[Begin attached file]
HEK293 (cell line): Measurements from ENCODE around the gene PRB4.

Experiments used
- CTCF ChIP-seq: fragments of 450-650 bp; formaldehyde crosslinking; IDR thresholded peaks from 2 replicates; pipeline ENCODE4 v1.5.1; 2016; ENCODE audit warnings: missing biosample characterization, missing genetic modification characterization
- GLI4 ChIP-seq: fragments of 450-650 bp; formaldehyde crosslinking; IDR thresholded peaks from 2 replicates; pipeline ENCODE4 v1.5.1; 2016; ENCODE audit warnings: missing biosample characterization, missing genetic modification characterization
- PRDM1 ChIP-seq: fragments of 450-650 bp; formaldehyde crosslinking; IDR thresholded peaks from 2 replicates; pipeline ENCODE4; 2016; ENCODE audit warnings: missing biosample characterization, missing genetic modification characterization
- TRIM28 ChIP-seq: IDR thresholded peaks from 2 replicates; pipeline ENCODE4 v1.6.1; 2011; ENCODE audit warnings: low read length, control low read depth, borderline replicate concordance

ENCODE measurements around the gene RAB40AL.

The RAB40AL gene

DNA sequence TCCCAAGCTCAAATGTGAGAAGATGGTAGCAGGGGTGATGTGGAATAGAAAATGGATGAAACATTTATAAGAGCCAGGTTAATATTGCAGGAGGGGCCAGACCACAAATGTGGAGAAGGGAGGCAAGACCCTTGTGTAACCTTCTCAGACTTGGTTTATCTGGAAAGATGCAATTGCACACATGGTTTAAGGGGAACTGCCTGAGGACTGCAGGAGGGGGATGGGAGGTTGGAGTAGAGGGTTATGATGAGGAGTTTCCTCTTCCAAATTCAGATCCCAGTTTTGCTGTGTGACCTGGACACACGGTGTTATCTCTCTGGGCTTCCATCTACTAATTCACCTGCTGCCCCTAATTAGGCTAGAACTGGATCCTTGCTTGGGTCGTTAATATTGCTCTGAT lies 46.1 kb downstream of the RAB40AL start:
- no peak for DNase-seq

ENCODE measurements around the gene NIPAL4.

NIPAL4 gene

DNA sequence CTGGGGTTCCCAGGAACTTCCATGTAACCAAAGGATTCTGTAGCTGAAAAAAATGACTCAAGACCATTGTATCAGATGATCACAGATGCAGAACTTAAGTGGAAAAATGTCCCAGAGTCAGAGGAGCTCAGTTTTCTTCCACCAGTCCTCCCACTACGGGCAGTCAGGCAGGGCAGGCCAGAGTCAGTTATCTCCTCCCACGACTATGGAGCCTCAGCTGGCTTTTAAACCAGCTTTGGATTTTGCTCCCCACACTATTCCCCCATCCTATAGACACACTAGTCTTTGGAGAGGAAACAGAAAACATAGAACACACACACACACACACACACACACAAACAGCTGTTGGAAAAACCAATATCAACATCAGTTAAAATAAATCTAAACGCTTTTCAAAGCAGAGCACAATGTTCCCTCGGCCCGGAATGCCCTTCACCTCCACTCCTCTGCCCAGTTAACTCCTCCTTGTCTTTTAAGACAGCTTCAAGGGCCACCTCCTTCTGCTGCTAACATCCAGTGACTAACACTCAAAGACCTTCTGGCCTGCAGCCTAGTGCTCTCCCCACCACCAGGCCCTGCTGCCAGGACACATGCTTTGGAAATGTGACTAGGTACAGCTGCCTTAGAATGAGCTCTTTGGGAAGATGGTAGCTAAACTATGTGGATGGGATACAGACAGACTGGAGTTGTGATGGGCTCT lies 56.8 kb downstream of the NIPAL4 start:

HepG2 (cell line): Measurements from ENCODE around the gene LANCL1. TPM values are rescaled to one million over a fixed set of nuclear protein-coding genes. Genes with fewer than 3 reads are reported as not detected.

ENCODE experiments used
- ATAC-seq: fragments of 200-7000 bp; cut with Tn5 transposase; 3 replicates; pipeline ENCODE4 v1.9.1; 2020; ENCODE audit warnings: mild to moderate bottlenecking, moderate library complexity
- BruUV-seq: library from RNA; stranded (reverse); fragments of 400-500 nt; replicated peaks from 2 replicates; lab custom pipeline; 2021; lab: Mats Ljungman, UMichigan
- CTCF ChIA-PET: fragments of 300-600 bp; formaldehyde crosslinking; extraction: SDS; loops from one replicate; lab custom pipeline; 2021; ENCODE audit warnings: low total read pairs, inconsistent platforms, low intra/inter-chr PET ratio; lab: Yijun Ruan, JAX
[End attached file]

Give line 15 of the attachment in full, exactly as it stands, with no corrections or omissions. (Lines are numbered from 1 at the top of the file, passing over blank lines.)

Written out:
ENCODE experiments used